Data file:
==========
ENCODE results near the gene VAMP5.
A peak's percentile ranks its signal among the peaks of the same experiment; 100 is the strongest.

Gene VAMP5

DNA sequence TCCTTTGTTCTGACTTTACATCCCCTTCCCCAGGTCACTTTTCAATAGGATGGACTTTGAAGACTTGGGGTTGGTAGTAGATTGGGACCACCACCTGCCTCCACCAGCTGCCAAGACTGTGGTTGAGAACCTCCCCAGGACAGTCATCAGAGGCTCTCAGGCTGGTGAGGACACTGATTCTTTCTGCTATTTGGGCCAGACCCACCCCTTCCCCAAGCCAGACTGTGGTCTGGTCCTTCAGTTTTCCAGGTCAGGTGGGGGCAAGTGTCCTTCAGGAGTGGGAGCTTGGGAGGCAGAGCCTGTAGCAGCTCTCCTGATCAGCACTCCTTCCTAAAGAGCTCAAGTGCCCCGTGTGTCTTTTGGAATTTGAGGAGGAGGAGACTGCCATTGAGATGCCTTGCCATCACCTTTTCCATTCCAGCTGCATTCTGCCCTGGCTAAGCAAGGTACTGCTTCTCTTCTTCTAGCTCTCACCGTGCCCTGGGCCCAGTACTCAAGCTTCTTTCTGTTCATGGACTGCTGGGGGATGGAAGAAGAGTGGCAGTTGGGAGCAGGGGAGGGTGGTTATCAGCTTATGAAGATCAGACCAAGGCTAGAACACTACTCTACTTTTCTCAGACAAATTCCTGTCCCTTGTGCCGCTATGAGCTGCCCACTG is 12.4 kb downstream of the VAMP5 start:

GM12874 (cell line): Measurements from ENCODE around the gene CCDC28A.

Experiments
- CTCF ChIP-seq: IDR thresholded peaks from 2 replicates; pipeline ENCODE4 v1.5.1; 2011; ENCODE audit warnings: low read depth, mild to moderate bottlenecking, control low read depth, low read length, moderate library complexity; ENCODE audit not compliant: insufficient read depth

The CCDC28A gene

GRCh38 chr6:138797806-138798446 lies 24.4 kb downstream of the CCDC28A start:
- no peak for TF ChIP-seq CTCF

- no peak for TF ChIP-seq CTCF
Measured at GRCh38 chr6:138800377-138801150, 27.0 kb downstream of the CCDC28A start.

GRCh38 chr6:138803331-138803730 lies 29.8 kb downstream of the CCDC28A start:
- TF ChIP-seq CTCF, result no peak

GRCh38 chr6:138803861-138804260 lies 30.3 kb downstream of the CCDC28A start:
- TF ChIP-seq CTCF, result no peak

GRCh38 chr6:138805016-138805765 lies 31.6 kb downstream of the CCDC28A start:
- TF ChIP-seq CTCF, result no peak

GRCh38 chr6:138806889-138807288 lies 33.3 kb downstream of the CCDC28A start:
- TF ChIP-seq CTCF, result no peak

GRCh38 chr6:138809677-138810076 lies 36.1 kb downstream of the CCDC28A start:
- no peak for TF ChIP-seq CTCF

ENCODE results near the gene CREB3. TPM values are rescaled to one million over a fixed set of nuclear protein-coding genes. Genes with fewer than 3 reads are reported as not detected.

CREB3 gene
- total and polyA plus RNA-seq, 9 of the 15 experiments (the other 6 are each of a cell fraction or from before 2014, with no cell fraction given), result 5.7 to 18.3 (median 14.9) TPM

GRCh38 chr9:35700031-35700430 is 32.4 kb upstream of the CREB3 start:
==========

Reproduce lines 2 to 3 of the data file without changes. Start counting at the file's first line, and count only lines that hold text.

A peak's percentile ranks its signal among the peaks of the same experiment; 100 is the strongest.

Gene VAMP5